The Brick Chick was born
Once upon a time that seems as if it were eons ago (although it was only 2003), when cell phones were walkie-talkies and plans were only printed on paper, I found myself in a trailer on a job site at a beautiful golf course where we were constructing a large amount of segmental block retaining walls throughout the course fairways and installing pavers throughout the property as well. The site was serene and gorgeous, foursomes of men gracefully teeing off golf balls and laughing at the latest joke they read on AOL’s homepage. A crane could be seen bathing in one of the water hazards and from the 9th tee, you could no longer see the cars on the street.
The piles of paper and chaos seemed to be never ending inside of the trailer though, the project superintendent in a constant state of panic and hustle. “The concrete guy said he would be here Monday and it’s already Thursday!” “The irrigation guy said that his pipe was lost en route to his shop and they cannot locate the fittings either!” “The window guy has leaks in all 32 windows they just put in a month ago!” There was no shortage of profanities and dilemmas and hurdles to jump over in the 10’x30’ trailer sitting in the middle of this seemingly peaceful setting.
As I sat there in his trailer, waiting my turn, to discuss the issues and tribulations pertaining to my little scope (that paled in comparison to the other problems the superintendent was currently battling), two things dawned on me.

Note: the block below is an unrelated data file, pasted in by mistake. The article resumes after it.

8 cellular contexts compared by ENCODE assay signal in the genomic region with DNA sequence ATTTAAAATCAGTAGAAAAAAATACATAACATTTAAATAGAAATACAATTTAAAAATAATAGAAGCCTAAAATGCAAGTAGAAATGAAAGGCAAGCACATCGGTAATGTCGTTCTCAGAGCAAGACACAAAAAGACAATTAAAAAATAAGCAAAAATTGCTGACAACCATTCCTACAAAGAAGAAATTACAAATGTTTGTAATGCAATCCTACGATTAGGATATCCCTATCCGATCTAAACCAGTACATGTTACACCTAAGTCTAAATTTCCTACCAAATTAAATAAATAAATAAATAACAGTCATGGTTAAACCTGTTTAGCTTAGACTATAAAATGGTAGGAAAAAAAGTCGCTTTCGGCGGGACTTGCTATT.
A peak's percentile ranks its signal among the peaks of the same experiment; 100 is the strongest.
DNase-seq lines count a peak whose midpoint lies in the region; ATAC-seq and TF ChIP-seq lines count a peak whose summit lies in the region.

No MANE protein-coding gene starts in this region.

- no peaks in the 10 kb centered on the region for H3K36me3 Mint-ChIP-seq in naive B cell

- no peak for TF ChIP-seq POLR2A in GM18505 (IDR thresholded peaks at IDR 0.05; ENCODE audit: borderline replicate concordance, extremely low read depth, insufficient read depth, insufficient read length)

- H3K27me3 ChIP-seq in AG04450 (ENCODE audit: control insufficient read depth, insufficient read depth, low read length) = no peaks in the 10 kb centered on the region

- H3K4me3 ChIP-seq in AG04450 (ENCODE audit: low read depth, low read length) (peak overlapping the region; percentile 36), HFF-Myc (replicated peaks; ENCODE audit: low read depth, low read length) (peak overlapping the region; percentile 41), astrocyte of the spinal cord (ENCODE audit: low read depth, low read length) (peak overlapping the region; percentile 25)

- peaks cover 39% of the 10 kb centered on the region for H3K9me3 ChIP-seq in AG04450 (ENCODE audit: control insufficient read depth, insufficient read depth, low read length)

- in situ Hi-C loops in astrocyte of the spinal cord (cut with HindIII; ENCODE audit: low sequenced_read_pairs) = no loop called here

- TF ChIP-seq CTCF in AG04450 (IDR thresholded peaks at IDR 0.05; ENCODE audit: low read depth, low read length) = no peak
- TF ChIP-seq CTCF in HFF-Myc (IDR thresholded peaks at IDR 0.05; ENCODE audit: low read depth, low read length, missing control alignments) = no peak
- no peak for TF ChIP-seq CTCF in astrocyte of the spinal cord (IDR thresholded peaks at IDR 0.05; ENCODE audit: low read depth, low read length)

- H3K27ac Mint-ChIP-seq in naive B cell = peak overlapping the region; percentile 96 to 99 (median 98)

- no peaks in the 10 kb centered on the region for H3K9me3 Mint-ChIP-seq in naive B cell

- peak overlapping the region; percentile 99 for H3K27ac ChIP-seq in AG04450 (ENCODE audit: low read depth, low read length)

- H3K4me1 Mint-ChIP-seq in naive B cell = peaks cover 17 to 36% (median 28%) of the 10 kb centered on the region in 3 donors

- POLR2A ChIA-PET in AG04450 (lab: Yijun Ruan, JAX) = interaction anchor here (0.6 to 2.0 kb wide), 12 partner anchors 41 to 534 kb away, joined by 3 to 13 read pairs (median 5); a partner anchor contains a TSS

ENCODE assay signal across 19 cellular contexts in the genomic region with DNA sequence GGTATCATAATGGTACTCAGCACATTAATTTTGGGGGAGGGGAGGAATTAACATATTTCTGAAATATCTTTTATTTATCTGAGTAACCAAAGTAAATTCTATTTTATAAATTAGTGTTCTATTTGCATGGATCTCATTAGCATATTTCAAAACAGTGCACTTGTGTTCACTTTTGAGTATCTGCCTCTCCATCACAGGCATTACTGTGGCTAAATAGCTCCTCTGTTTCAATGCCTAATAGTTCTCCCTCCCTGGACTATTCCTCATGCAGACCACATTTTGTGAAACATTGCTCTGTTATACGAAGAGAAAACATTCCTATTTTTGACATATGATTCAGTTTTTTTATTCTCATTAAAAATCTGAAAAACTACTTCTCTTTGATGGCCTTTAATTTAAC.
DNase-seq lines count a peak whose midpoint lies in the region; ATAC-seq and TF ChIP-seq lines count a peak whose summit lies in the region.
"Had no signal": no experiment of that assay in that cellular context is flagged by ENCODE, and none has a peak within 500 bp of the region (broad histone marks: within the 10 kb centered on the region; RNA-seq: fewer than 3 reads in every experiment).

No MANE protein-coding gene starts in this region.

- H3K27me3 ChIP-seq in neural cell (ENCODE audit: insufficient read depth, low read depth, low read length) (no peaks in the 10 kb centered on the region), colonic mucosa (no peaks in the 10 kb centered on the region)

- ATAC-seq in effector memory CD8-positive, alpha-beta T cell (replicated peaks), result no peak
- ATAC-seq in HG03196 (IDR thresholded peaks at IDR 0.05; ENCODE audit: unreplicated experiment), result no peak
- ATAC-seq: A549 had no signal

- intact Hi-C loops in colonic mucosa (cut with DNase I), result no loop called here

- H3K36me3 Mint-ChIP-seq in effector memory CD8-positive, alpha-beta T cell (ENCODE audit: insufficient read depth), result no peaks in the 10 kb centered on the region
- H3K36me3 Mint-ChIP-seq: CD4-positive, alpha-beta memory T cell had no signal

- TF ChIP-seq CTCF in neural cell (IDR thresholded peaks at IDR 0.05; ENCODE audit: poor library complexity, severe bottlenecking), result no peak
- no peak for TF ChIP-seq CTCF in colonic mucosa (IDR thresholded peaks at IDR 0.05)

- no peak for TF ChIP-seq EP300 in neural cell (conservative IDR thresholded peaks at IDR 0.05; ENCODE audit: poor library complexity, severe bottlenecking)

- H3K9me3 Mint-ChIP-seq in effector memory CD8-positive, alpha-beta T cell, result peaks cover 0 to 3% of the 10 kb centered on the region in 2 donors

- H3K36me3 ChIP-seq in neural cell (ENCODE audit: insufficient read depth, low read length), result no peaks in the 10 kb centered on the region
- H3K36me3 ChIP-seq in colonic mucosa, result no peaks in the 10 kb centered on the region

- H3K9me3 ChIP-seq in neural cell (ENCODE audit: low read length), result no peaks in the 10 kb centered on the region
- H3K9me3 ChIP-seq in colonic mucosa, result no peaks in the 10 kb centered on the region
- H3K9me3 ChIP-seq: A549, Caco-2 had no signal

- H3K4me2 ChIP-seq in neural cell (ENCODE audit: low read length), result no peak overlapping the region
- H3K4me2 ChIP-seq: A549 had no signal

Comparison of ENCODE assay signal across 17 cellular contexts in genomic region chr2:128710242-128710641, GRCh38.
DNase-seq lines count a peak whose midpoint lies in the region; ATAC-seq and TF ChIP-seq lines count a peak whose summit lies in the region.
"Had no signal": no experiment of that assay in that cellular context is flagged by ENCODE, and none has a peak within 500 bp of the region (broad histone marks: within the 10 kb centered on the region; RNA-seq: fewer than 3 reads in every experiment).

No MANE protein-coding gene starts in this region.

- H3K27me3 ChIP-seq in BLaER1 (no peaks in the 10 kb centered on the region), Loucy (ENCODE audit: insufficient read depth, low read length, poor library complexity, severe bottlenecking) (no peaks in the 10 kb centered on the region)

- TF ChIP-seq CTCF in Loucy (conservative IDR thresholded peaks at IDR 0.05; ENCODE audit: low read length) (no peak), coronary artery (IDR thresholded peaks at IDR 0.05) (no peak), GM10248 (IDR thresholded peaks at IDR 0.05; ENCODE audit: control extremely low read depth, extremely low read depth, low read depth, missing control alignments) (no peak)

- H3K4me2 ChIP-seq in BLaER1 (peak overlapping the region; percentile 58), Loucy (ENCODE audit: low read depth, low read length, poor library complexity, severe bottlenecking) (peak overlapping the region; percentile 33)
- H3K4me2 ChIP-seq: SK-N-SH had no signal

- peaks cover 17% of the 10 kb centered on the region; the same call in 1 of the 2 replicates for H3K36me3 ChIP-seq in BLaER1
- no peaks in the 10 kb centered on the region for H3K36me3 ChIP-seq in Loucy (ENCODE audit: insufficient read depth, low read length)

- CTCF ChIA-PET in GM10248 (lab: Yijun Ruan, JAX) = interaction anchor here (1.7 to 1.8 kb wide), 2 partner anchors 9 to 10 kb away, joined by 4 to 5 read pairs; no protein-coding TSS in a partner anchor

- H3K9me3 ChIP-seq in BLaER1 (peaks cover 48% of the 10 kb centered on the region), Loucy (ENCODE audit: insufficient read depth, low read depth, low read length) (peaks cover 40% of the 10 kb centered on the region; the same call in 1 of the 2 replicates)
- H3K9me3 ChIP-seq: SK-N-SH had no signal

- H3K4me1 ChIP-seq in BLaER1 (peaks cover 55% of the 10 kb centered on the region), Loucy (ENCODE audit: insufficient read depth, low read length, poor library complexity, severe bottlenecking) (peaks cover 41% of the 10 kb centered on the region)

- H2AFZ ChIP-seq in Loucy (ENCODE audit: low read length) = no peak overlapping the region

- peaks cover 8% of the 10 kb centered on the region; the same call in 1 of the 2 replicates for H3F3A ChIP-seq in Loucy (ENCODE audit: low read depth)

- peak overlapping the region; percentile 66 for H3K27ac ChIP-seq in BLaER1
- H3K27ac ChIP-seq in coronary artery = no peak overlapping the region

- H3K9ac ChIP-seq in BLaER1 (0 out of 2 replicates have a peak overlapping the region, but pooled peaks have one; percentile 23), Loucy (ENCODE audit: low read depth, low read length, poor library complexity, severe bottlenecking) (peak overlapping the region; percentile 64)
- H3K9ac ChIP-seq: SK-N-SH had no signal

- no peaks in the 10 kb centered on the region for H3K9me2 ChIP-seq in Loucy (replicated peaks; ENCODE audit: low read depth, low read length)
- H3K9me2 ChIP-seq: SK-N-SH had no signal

There was a lot of “guys.” No one had a name, they only had a trade. The door guy. The asphalt guy. The drywall guy. And one thing that was abundantly clear was that I was not a guy. I didn’t want to get lost in the shuffle of guys (and trades) yet simultaneously understand and appreciate that other scopes and items were at times more important than ours. How do I differentiate myself and our company from the rest?
The other thing I realized was that these trades were really making it tough on this superintendent who legitimately knew his stuff and wanted to get things done. The excuses and blown deadlines and broken promises flowed like the waterfall on the 13th green. Why was it so tough to deliver on a commitment or schedule or plan that had been agreed to?
After the superintendent’s tirade berating the fountain guy for not having the proper manpower to complete the installation by their deadline, he turned to me and asked “Who are you and what problems do you have for me now?” And in that moment, I knew that I wanted to be better for my clients so that they didn’t have to feel this way about every sub they were forced to deal with as a result of their offices or project managers hiring them on their behalf.
I said, “It seems like there are a lot of ‘guys’ on this project and while I appreciate their trade and roles, I do not necessarily want to be a part of their club. Just call me the Brick Chick, that way you won’t forget the contractor who owes you the paver brick plaza and block wall installations and you can also rest assured that we’ll be ready when you are and are here to help.” He seemed stunned, in total disbelief, as if I was speaking a foreign language. “The Brick Chick,” he repeated. “Here to help? Do you have some kind of super power?”
Did I have super powers? Of course not and still don’t today. However, I knew in that moment that I was different not only because of my gender but also because of my desire to be the best for my clients at all efforts and costs in an industry that put very little (if any) emphasis on client satisfaction. I wanted to be different. And I wanted my company to be different than all the rest of the “guys” out there. The Brick Chick was born this day and her standards have been implemented as par for the course ever since.